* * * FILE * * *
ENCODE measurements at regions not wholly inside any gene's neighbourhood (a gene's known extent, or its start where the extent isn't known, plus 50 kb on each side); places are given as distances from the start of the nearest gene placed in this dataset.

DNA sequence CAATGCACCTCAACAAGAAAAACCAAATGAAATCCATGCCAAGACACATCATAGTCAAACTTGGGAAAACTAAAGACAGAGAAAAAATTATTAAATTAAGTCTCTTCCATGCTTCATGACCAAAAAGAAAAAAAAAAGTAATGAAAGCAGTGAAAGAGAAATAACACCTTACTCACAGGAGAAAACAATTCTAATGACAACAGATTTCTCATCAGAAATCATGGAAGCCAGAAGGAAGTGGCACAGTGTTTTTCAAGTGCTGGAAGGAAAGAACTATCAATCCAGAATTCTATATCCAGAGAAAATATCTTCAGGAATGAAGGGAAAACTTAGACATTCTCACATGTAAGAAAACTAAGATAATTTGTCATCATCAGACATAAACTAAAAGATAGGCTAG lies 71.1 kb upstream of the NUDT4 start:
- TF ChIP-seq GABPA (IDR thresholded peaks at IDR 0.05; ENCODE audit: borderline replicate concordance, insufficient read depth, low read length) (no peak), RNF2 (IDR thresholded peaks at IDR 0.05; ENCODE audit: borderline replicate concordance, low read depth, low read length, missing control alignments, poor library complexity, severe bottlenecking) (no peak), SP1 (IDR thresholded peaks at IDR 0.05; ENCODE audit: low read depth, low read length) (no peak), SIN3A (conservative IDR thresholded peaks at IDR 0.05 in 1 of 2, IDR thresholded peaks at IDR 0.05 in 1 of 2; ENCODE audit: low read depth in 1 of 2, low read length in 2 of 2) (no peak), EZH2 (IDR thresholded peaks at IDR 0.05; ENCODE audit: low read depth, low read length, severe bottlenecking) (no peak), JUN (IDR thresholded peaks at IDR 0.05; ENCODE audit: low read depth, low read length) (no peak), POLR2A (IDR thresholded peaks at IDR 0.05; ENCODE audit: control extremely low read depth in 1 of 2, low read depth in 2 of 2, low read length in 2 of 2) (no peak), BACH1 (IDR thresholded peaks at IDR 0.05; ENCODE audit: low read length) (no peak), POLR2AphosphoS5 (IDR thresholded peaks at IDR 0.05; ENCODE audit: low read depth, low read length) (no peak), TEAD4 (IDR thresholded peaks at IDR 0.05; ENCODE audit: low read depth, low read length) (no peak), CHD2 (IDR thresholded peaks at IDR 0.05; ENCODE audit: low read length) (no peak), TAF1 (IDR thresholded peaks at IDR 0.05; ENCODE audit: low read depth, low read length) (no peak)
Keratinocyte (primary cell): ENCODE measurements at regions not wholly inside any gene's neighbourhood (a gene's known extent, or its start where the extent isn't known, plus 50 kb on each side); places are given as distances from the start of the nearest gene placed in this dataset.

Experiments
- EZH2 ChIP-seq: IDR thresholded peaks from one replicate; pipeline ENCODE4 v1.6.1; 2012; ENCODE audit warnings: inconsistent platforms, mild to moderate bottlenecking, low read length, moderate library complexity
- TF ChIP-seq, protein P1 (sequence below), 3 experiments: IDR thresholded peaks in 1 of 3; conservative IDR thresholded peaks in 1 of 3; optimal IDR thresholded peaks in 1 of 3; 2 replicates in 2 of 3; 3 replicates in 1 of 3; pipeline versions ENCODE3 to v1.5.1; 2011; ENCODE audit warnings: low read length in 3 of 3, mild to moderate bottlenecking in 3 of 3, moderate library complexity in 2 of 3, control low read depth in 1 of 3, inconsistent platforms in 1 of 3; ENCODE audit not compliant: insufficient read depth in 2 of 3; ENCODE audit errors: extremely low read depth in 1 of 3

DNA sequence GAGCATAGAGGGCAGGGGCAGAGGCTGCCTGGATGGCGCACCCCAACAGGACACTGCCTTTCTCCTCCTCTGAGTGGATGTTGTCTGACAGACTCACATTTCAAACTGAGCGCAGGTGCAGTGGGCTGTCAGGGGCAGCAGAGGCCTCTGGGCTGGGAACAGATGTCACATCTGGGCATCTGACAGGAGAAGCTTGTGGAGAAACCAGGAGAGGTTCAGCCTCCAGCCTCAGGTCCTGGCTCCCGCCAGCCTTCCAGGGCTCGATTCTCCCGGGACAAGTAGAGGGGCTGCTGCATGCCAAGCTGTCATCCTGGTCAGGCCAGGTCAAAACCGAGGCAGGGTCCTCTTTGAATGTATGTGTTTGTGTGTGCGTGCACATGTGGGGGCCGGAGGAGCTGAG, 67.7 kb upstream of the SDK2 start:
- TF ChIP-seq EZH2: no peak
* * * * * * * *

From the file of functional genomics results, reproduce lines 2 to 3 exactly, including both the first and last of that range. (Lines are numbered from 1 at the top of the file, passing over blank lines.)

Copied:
DNA sequence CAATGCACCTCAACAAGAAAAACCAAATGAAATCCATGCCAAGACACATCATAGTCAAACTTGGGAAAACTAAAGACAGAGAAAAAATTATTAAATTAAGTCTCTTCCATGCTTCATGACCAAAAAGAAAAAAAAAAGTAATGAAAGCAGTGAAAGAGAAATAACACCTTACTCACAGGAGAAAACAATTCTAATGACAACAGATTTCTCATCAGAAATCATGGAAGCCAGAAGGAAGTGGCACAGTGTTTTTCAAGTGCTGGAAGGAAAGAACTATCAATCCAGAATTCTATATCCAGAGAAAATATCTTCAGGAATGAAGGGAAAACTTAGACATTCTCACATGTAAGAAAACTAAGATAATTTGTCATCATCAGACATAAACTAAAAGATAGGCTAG lies 71.1 kb upstream of the NUDT4 start:
- TF ChIP-seq GABPA (IDR thresholded peaks at IDR 0.05; ENCODE audit: borderline replicate concordance, insufficient read depth, low read length) (no peak), RNF2 (IDR thresholded peaks at IDR 0.05; ENCODE audit: borderline replicate concordance, low read depth, low read length, missing control alignments, poor library complexity, severe bottlenecking) (no peak), SP1 (IDR thresholded peaks at IDR 0.05; ENCODE audit: low read depth, low read length) (no peak), SIN3A (conservative IDR thresholded peaks at IDR 0.05 in 1 of 2, IDR thresholded peaks at IDR 0.05 in 1 of 2; ENCODE audit: low read depth in 1 of 2, low read length in 2 of 2) (no peak), EZH2 (IDR thresholded peaks at IDR 0.05; ENCODE audit: low read depth, low read length, severe bottlenecking) (no peak), JUN (IDR thresholded peaks at IDR 0.05; ENCODE audit: low read depth, low read length) (no peak), POLR2A (IDR thresholded peaks at IDR 0.05; ENCODE audit: control extremely low read depth in 1 of 2, low read depth in 2 of 2, low read length in 2 of 2) (no peak), BACH1 (IDR thresholded peaks at IDR 0.05; ENCODE audit: low read length) (no peak), POLR2AphosphoS5 (IDR thresholded peaks at IDR 0.05; ENCODE audit: low read depth, low read length) (no peak), TEAD4 (IDR thresholded peaks at IDR 0.05; ENCODE audit: low read depth, low read length) (no peak), CHD2 (IDR thresholded peaks at IDR 0.05; ENCODE audit: low read length) (no peak), TAF1 (IDR thresholded peaks at IDR 0.05; ENCODE audit: low read depth, low read length) (no peak)